The timing of the vote, what the Constitution – Politics provides

The times for calling the elections, for the installation of the new Chambers and therefore for the birth of a new government are rather long and even rigid, because they are marked by the Constitution. This is the reason why, pending Draghi’s decisions and therefore the early end of the legislature, the new executive would take office in late autumn, between late October and early November at best, that is, in full budget session. A circumstance that raises the problem of the presentation of the Budget Law to the Chambers by 15 October.

Article 61 of our Charter states that “the elections of the new Chambers take place within seventy days from the end of the previous ones”. In the past, between the decree of dissolution of the Chambers by the Quirinale and the subsequent polls, between 60 and 70 days have always elapsed. The times may seem excessively long, but the formalities for the parties are numerous, not only for the electoral campaign but also for the presentation of the lists that must be accompanied by a considerable number of signatures (between 1,500 and 2,000 signatures in each proportional district for parties that do not have parliamentary groups). If, therefore, hypothetically, the Chambers were dissolved within the next few days, the citizens could go to the polling stations on Sunday 25 September.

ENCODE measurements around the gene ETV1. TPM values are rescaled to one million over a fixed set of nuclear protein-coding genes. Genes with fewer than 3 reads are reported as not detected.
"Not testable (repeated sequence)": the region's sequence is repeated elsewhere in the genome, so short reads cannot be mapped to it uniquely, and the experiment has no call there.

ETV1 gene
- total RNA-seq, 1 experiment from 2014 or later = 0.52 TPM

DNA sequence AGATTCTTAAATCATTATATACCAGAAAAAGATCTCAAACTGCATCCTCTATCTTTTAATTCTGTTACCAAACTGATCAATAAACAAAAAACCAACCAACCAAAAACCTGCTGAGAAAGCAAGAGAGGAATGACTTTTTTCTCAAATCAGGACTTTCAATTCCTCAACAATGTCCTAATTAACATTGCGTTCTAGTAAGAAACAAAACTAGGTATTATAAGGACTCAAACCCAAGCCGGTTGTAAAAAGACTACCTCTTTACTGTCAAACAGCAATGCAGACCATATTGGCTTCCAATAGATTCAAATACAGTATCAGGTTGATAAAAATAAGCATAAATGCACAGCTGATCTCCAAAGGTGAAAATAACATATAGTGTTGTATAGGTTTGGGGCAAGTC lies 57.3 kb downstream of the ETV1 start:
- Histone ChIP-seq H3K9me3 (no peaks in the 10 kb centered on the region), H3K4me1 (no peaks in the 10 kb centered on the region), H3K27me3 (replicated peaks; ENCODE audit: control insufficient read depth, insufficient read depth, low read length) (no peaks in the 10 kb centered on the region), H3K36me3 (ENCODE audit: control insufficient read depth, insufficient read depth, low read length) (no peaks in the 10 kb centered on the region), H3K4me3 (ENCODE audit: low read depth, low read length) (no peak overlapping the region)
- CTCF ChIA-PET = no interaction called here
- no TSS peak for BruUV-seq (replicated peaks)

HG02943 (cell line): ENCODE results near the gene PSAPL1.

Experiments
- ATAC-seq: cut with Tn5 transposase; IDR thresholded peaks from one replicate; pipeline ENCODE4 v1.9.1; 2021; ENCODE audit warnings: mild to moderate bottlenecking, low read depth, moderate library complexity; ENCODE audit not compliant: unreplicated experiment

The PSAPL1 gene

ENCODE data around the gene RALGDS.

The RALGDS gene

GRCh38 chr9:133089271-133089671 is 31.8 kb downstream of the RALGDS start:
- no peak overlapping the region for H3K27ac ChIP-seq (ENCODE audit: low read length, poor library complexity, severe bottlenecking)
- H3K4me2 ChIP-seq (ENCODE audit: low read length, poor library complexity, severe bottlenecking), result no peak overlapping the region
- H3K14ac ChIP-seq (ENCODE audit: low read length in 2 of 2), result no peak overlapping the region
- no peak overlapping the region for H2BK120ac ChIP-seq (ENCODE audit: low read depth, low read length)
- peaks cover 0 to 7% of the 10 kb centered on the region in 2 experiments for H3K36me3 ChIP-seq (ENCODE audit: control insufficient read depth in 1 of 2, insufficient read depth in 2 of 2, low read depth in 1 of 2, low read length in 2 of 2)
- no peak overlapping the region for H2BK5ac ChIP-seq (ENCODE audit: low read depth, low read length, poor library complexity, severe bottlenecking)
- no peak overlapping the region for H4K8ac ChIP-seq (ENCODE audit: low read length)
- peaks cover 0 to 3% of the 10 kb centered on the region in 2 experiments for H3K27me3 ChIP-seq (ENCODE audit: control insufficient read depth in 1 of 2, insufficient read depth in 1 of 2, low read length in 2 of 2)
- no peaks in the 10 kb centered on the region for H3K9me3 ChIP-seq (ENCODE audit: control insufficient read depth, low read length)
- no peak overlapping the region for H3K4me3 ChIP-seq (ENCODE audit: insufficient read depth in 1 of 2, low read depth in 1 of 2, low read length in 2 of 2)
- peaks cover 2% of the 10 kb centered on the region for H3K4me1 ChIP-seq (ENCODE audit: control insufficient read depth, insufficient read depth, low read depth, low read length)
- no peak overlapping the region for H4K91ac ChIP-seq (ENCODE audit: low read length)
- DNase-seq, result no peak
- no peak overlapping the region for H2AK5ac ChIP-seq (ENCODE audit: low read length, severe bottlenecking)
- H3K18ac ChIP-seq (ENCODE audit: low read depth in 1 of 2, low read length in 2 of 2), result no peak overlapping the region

It is also possible that in order to avoid an electoral campaign totally under the umbrella, the dissolution of the Chambers may take place after this week, to vote perhaps on Sunday 2 October. Article 61 of the Constitution also establishes that “the first meeting of the Chambers takes place no later than the twentieth day after the elections, therefore it would arrive at a date between 15 and 22 October. Once the Presidents of the Chamber and Senate have been elected and formed the parliamentary groups, Mattarella would open the consultations, the outcome of which depends on the clarity of the electoral result. In 2018 the vote was taken on March 4 and the Conte I government was sworn in on June 1, that is 90 days later; in 2013 after the polls on February 24 the Letta government took the oath on April 28, that is to say 63 days later; in 2008, after the clear success of the center-right on April 13, the oath of Berlusconi IV came on May 8, therefore 25 days after the vote.

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